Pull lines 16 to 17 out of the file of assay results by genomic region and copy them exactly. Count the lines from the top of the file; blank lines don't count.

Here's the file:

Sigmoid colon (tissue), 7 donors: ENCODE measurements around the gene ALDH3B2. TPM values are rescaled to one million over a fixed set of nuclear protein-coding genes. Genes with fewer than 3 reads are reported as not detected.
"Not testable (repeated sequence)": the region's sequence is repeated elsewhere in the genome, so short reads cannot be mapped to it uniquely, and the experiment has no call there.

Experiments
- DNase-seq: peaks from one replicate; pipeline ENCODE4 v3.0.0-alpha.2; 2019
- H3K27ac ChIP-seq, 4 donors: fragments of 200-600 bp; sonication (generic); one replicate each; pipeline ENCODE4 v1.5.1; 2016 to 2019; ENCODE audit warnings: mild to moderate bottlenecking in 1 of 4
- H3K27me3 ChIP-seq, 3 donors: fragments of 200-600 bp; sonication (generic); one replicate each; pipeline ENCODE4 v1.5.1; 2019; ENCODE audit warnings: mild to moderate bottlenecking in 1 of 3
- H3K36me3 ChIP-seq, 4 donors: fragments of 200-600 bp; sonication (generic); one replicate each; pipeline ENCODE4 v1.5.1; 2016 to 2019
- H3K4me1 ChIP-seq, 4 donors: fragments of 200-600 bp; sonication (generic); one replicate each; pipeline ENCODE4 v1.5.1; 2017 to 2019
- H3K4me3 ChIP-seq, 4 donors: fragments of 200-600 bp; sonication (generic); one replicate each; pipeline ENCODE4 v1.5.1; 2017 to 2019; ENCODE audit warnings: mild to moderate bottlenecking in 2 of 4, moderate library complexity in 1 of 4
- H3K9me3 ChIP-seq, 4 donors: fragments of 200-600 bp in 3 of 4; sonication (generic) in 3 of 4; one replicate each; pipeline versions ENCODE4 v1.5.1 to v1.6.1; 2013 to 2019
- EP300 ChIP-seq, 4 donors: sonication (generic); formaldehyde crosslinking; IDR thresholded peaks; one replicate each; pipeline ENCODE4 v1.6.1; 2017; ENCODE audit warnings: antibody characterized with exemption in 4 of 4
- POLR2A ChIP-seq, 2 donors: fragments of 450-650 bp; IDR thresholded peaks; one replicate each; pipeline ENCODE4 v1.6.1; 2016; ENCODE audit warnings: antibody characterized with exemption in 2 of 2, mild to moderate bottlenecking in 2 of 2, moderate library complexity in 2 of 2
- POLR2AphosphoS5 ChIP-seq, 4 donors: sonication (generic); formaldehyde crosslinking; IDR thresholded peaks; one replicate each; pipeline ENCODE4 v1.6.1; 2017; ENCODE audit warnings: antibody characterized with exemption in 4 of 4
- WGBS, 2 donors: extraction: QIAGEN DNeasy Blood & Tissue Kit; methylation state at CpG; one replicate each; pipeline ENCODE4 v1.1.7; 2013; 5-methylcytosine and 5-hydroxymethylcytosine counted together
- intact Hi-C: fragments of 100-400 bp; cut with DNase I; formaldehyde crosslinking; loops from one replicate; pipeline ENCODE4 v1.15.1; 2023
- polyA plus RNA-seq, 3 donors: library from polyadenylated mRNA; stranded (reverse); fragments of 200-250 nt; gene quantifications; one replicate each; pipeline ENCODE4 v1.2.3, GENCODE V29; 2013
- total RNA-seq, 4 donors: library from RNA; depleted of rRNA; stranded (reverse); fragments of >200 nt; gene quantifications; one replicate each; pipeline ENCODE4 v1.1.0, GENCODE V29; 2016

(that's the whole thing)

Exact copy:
- polyA plus RNA-seq, 3 donors: library from polyadenylated mRNA; stranded (reverse); fragments of 200-250 nt; gene quantifications; one replicate each; pipeline ENCODE4 v1.2.3, GENCODE V29; 2013
- total RNA-seq, 4 donors: library from RNA; depleted of rRNA; stranded (reverse); fragments of >200 nt; gene quantifications; one replicate each; pipeline ENCODE4 v1.1.0, GENCODE V29; 2016